N.J Senator Rips Obama for Cuba Actions
New Jersey Sen. Robert Menendez is furious at President Obama for a historical deal with Cuba that paves the way for the normalization of the relationships between the two countries.
Here’s the backstory: U.S. contractor Alan Gross has been held by the Cuban government since 2009. Today, the administration of Raul Castro agreed to free Gross — and another man, held by the Cuban government for 20 years — in exchange for three Cubans convicted of espionage in 2001.
The deal, which should be announced this afternoon, paves the way for a huge change in U.S.-Cuba relations. Obama is expected to announce a loosening of travel restrictions, and start discussions on re-opening the U.S. embassy there. It was closed in 1961.
Menendez, who recently helped a woman banned from entering the U.S. for visa fraud get that ban overturned after she donated to Democrats, released a long statement blasting the prisoner swap. Let’s just post the whole thing here:
This is a moment of profound relief for Alan Gross and his family. Mr. Gross’ physical and mental health has declined severely as a result of his five-year imprisonment under difficult conditions. He should have been released immediately and unconditionally five years ago. He committed no crime and was simply working to provide internet access to Cuba’s small Jewish community. His imprisonment was cruel and arbitrary, but consistent with the behavior of the Cuban regime.
Let’s be clear, this was not a “humanitarian” act by the Castro regime. It was a swap of convicted spies for an innocent American.
President Obama’s actions have vindicated the brutal behavior of the Cuban government. There is no equivalence between an international aid worker and convicted spies who were found guilty of conspiracy to commit espionage against our nation. One spy was also convicted of conspiracy to murder for his role in the 1996 tragedy in which the Cuban military shot down two U.S. civilian planes, killing several American citizens. My heart goes out to the American families that lost love ones on that fateful day.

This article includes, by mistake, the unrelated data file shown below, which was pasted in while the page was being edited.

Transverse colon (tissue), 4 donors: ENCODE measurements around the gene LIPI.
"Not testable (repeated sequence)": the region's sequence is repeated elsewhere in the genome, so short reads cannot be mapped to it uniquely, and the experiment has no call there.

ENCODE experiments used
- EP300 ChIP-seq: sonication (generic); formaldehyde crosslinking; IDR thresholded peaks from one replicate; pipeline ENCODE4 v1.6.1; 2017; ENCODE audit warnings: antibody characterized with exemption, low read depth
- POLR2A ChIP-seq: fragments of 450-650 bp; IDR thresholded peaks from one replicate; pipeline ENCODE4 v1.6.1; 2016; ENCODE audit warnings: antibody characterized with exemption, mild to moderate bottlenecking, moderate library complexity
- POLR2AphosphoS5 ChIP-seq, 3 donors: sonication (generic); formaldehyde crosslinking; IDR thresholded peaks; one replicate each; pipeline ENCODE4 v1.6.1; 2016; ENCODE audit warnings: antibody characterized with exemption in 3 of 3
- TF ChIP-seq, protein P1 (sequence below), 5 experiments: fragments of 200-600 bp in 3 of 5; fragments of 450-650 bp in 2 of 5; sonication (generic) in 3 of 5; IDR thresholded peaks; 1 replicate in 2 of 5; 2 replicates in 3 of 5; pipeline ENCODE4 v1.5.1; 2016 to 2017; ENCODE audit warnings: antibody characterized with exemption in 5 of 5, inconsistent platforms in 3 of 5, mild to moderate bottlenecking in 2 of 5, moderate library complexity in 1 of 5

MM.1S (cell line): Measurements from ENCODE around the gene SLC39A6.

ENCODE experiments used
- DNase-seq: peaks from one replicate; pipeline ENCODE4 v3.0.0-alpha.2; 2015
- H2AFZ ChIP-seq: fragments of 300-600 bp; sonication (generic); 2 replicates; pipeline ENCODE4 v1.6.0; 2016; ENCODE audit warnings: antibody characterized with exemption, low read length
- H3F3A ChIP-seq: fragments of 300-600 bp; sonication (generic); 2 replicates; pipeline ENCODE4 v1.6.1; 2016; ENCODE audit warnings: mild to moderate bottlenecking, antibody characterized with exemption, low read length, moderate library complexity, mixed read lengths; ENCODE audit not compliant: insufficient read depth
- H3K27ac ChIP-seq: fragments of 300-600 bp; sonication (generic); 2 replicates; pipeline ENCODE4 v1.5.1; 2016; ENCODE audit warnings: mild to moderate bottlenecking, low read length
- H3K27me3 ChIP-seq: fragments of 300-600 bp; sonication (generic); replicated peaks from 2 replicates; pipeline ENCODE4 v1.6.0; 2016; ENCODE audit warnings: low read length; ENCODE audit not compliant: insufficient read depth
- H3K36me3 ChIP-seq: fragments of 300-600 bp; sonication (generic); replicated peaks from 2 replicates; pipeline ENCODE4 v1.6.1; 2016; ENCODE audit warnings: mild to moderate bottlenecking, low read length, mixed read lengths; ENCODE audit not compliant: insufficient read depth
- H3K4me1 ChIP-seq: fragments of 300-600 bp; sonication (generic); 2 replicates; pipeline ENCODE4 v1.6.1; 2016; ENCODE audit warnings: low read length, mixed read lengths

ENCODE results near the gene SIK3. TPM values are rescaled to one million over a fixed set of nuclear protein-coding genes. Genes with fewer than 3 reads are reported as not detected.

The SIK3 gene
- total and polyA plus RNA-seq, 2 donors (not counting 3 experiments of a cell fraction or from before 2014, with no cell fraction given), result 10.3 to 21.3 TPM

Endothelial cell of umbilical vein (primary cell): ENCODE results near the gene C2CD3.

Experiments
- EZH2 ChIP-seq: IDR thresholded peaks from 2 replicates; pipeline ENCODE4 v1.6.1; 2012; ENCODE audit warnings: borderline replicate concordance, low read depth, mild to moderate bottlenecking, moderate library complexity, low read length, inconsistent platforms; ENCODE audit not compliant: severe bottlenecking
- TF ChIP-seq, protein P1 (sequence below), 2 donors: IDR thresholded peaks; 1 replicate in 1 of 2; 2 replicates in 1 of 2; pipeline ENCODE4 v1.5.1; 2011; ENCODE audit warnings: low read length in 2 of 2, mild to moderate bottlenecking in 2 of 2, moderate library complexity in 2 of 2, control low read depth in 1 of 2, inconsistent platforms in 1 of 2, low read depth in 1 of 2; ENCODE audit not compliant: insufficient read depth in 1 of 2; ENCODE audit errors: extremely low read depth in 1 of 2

“Trading Mr. Gross for three convicted criminals sets an extremely dangerous precedent. It invites dictatorial and rogue regimes to use Americans serving overseas as bargaining chips. I fear that today’s actions will put at risk the thousands of Americans that work overseas to support civil society, advocate for access to information, provide humanitarian services, and promote democratic reforms.
“This asymmetrical trade will invite further belligerence toward Cuba’s opposition movement and the hardening of the government’s dictatorial hold on its people. Let us all remind ourselves that an untold number of ordinary people yearning for democracy remain imprisoned by the exact same tormentors that have punished Alan Gross and they, along with all Cubans, deserve a free and liberated Cuba.”
Gross was arrested while working for a program that was attempting to bring cell phones to Cuba’s small Jewish population. The Wall Street Journal has published the administration fact sheet on what is changing in relation to Cuba.
Menendez is of Cuban descent; his parents left Cuba several years before the revolution that brought Fidel Castro to power: He was born in New York and raised in New Jersey.